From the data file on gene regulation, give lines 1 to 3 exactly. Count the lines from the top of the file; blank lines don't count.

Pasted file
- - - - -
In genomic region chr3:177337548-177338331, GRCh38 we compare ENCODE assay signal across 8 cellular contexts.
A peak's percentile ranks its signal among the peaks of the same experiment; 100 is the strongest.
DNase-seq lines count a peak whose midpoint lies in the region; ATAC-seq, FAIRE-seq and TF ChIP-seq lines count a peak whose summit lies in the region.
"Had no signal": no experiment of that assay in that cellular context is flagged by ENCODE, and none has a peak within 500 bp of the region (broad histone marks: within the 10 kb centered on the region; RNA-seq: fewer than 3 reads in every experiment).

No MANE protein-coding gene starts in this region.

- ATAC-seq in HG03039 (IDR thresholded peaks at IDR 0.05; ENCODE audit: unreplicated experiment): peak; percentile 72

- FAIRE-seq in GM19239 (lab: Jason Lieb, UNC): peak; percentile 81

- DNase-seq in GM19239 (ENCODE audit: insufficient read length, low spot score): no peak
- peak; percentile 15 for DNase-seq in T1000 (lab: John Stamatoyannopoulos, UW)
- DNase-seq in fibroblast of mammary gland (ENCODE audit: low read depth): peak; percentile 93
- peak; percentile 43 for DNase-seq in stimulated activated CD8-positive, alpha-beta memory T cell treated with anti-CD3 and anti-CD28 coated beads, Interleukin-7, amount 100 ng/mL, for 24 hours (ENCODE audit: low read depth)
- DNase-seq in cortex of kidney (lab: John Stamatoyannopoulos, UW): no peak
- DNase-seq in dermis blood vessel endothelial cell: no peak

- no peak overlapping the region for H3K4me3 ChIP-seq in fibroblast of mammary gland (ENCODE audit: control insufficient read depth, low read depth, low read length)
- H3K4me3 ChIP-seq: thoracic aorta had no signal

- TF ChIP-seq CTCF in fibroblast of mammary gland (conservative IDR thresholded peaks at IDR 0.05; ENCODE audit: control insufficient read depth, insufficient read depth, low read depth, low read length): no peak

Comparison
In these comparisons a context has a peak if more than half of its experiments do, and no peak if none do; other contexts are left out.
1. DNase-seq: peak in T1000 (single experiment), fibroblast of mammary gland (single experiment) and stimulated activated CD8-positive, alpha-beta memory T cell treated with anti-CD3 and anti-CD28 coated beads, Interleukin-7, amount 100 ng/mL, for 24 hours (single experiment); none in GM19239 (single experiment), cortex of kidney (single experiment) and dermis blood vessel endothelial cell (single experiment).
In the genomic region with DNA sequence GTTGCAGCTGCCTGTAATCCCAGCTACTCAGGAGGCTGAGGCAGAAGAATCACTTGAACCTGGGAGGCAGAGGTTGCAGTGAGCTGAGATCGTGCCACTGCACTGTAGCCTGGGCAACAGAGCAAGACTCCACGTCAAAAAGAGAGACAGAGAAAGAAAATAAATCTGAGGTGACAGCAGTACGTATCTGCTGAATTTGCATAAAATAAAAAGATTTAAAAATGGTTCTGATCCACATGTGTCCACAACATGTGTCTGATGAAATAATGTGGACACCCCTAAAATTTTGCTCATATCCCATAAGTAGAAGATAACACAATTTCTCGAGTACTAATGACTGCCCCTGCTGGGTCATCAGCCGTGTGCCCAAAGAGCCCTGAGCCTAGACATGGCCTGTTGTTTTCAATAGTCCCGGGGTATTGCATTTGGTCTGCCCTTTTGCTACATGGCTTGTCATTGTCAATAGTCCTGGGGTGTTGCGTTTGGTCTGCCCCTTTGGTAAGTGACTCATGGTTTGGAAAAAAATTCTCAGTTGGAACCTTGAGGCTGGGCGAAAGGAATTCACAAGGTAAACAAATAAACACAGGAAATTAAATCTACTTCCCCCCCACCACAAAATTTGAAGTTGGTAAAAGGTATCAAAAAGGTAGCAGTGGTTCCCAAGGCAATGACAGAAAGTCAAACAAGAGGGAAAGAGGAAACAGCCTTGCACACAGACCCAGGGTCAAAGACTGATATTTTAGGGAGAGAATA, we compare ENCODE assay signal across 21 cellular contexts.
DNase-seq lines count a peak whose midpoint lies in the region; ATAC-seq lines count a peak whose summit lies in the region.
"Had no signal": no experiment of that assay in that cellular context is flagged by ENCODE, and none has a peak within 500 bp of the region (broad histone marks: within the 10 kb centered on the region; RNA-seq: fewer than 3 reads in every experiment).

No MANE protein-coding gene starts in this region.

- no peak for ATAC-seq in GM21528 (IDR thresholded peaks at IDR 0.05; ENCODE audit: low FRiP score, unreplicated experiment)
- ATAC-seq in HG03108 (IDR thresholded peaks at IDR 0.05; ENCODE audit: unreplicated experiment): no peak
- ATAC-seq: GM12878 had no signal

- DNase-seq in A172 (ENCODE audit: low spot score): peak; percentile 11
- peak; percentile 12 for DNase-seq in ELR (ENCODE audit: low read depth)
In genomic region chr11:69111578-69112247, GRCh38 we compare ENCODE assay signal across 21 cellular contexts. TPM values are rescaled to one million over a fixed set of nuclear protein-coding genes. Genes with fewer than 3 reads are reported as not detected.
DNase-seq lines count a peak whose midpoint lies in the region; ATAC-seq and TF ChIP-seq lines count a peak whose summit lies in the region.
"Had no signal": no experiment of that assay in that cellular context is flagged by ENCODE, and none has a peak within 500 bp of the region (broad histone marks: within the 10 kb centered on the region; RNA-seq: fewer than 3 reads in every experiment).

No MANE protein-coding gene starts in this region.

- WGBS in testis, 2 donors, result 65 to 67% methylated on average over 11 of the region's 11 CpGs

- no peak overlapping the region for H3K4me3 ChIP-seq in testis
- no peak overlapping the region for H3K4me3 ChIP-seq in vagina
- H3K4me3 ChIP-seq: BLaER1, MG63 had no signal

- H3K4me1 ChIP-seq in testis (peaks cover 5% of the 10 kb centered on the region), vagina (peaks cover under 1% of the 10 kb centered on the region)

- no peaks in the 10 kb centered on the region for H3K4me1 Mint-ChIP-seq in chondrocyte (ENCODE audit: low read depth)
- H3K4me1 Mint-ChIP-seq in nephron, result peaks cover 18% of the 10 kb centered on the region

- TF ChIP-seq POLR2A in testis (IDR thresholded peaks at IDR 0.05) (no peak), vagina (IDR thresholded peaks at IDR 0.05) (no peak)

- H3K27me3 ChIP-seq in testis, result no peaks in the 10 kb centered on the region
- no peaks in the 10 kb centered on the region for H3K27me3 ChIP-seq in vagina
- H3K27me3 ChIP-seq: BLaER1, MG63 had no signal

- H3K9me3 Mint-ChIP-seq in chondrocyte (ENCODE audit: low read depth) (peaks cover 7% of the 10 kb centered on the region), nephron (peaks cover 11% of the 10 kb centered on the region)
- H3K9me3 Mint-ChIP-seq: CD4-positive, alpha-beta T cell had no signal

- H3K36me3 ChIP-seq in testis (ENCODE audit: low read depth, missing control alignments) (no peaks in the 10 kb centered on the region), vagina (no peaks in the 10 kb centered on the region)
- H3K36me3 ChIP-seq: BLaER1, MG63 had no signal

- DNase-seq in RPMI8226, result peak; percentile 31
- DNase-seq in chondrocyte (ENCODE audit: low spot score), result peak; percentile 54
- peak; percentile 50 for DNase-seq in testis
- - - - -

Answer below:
In genomic region chr3:177337548-177338331, GRCh38 we compare ENCODE assay signal across 8 cellular contexts.
A peak's percentile ranks its signal among the peaks of the same experiment; 100 is the strongest.
DNase-seq lines count a peak whose midpoint lies in the region; ATAC-seq, FAIRE-seq and TF ChIP-seq lines count a peak whose summit lies in the region.